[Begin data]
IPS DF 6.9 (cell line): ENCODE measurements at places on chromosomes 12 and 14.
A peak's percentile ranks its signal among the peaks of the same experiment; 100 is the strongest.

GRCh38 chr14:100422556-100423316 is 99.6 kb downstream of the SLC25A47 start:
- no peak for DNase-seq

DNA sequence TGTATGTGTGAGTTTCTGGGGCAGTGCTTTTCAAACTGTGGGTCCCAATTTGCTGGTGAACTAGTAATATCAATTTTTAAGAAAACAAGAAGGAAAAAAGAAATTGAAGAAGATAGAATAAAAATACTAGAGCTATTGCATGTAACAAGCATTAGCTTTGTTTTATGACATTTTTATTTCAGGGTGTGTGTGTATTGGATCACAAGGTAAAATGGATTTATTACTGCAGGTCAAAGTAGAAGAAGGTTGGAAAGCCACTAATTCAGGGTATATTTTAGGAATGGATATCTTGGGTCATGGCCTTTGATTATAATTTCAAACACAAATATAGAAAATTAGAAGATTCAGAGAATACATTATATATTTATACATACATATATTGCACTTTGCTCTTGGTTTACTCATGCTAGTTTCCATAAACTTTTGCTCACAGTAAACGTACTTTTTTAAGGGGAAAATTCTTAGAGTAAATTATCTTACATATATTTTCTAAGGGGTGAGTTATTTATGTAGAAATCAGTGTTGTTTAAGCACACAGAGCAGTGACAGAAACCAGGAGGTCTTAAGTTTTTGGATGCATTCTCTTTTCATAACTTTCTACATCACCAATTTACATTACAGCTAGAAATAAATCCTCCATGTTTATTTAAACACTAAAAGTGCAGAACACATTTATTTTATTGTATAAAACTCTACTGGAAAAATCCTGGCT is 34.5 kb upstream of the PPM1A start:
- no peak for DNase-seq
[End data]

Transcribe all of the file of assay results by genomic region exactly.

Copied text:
IPS DF 6.9 (cell line): ENCODE measurements at places on chromosomes 12 and 14.
A peak's percentile ranks its signal among the peaks of the same experiment; 100 is the strongest.

GRCh38 chr14:100422556-100423316 is 99.6 kb downstream of the SLC25A47 start:
- no peak for DNase-seq

DNA sequence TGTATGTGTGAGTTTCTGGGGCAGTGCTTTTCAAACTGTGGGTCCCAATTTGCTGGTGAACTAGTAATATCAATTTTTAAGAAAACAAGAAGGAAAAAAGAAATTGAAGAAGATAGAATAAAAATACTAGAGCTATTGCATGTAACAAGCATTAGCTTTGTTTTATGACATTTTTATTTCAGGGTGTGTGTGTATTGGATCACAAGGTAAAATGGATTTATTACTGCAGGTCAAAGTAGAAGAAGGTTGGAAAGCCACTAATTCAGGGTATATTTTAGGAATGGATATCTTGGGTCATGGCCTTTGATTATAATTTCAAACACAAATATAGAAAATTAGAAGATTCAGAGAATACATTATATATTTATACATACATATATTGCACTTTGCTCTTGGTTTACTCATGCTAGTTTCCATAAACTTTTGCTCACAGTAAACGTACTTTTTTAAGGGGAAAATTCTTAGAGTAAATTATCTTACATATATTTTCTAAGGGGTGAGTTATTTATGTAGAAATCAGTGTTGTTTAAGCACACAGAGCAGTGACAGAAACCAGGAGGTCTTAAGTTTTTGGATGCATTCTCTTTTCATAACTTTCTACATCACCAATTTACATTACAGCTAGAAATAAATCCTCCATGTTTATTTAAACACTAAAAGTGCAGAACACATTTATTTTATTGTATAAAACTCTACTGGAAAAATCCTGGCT is 34.5 kb upstream of the PPM1A start:
- no peak for DNase-seq